TILLMAN NECHTMAN, chair of the Skidmore College history department and president of the parish council at St. Peter's parish in Saratoga Springs, introduces presenters Madison Lehrhaupt and Rosalind Rothwell to speak on St. Peter's 175th anniversary. (Dave Oxford photo)
TILLMAN NECHTMAN, chair of the Skidmore College history department and president of the parish council at St. Peter's parish in Saratoga Springs, introduces presenters Madison Lehrhaupt and Rosalind Rothwell to speak on St. Peter's 175th anniversary. (Dave Oxford photo)
(Editor's note: On Jan. 31, St. Peter's parish in Saratoga Springs kicked off the celebration of its 175th anniversary with a lengthy presentation by two senior Skidmore College history majors, Madison Lehrhaupt and Rosalind Rothwell, who did archival research to learn the history of the parish. The following is an excerpt from that presentation.)

"The want of a Catholic Church or place of worship at Saratoga Springs, has been felt and regretted for a long time by the Catholic inhabitants of the County, and also by the numerous families and individuals...who annually resort to the Springs....The advantages of having a Catholic Church and Ministry in places where Catholics reside or congregate, must be apparent to every person who reflects for a moment on the subject."

 With these words in 1839, John Costigan marked the moment when Catholics in Saratoga County first came together to worship in a Catholic church. Before the founding of St. Peter's parish in Saratoga Springs, Catholics met sporadically around town.

The earliest of these wanderers in upstate New York were French Jesuit missionaries who hoped to convert local Mohawk Indians to the Catholic faith in the 17th century. Most reacted violently to Catholicism. Nonetheless, a small group of Catholics, primarily of French origin, existed by the foothills of the Adirondack Mountains through the 19th century.

After the War of 1812, an increasing number of Irish and French Catholic immigrants came to Saratoga County. By 1834, the Catholic community in Saratoga Springs had banded together, relying on neighboring and traveling priests to lead them in worship. The community began to look for a permanent parish and donations to finance the operation.

Finally, in 1839, John Costigan purchased the Lyceum, an old playhouse, and thereby founded St. Peter's Church. The church served as a community base for the growing Irish and Italian immigrant populations. As St. Peter's continued to expand through property acquisitions, it also served as the "mother church" for emerging parishes in the county.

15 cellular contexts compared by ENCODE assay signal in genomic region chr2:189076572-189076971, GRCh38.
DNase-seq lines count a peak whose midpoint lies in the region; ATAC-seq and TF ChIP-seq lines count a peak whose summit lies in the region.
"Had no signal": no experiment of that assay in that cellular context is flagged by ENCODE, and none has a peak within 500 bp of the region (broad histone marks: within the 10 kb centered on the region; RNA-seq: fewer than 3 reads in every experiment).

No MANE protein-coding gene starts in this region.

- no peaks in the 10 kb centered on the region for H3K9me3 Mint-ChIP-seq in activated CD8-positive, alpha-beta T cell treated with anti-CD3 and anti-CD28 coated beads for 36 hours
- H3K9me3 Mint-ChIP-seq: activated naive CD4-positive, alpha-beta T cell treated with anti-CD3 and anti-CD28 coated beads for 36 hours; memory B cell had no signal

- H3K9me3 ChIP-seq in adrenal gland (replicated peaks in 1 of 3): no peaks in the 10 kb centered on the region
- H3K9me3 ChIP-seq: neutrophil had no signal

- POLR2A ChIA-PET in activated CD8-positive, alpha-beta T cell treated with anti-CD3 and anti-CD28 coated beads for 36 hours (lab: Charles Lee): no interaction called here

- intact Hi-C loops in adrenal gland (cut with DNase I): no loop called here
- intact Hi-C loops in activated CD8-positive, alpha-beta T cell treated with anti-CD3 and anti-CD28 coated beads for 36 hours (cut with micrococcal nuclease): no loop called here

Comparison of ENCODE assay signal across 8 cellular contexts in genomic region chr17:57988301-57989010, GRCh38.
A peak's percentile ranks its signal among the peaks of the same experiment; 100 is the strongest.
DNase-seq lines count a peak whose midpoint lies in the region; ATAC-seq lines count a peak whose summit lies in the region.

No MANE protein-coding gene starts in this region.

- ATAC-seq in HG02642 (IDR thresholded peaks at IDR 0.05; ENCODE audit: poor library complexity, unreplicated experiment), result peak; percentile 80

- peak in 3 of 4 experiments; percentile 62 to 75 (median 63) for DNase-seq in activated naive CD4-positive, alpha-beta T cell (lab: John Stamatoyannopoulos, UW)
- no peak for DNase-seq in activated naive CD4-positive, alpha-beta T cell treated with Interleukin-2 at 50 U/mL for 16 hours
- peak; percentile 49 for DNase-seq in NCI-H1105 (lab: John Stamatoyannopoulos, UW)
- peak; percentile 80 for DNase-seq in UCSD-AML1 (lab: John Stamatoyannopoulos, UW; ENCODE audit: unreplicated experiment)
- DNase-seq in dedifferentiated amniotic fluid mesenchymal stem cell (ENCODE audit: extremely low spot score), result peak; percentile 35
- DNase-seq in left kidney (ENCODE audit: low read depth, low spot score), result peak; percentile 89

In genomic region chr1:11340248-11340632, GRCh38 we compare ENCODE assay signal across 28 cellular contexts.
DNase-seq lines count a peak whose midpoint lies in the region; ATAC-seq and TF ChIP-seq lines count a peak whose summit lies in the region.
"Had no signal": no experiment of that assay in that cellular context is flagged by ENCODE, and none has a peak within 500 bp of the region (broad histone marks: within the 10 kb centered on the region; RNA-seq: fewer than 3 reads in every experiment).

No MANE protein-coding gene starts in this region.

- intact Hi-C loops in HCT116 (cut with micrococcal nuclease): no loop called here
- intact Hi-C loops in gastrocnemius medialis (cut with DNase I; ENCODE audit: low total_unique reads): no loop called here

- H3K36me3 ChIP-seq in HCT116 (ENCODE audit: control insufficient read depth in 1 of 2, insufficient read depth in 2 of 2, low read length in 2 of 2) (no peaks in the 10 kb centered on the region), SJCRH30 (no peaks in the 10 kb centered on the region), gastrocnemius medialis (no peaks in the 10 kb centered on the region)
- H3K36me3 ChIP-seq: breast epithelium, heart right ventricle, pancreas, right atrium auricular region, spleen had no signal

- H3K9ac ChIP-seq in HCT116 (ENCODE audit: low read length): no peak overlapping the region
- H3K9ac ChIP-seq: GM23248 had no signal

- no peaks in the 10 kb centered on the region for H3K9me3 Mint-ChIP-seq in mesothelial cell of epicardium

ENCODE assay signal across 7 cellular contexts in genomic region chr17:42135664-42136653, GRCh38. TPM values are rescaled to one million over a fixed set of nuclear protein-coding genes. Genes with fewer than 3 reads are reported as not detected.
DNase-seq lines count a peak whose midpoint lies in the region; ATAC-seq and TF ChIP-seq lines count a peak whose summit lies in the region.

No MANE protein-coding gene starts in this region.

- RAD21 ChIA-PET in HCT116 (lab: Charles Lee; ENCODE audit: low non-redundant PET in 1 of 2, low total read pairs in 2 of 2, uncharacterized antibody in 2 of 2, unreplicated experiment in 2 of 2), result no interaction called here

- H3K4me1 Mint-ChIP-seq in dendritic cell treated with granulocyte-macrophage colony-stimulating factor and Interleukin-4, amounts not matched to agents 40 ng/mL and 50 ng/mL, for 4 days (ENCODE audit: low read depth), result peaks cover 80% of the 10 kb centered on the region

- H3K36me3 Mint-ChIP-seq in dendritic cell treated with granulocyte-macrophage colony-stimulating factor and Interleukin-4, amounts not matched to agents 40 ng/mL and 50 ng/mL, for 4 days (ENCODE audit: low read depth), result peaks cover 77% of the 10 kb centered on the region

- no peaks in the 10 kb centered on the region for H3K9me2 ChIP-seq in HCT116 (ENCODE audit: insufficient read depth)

St. Peter's School opened in 1855, its first pupils being a "handful of boys." Though it is unclear why, the first school closed in 1882. The parish was given land for a cemetery in 1862 and finished renovations in 1895. St. Peter's Academy would follow, opening in 1926.

In 1916, the Albany Diocese approved the division of Saratoga Springs into two parish districts. This division occurred along Broadway, splitting the city into west and east sides. St. Clement's parish opened the following year.

During a storm in 1931, both St. Peter's parish and Academy were hit by lightning, leading to the second major renovation of the parish. In 1932, Bishop Gibbons consecrated the new St. Peter's.

By the 1950s, the parish school was overcrowded. A new modern school opened in 1954, with 149 students in the four-year high school and 551 students in the grade school. But by the late 1960s, St. Peter's parishioners could no longer financially sustain St. Peter's Academy. In 1976, St. Peter's Academy became Saratoga Central Catholic High.

The Sisters of St. Joseph taught there, but after St. Peter's Elementary and St. Clement's Schools combined in 1981, they primarily associated with the elementary school.

Throughout the 1970s, Vatican II's emphasis on "music of the people" became popular, including that of St. Peter's own folk band. They even produced their own record, "The Joyful Word, Reaching."

A 1980 renovation stripped the parish of its medieval interior in the hope of reflecting the Second Vatican Council's changes. Walls were whitewashed and support beams left bare. A new chapel holds the original tabernacle. An additional worship space was created as an intimate setting for smaller services; a confessional room replaced the confessional booth.

The current pastor, Rev. Dominic Ingemie, continues to foster parishioners' involvement. St. Peter's welcoming atmosphere remains a prominent part of the Saratoga County Catholic community. While, this year, the St. Peter's community celebrates 175 years of a permanent congregation, its legacy is longer: The community continues to preserve the ideals set forth at John Costigan's home 180 years ago, in 1834.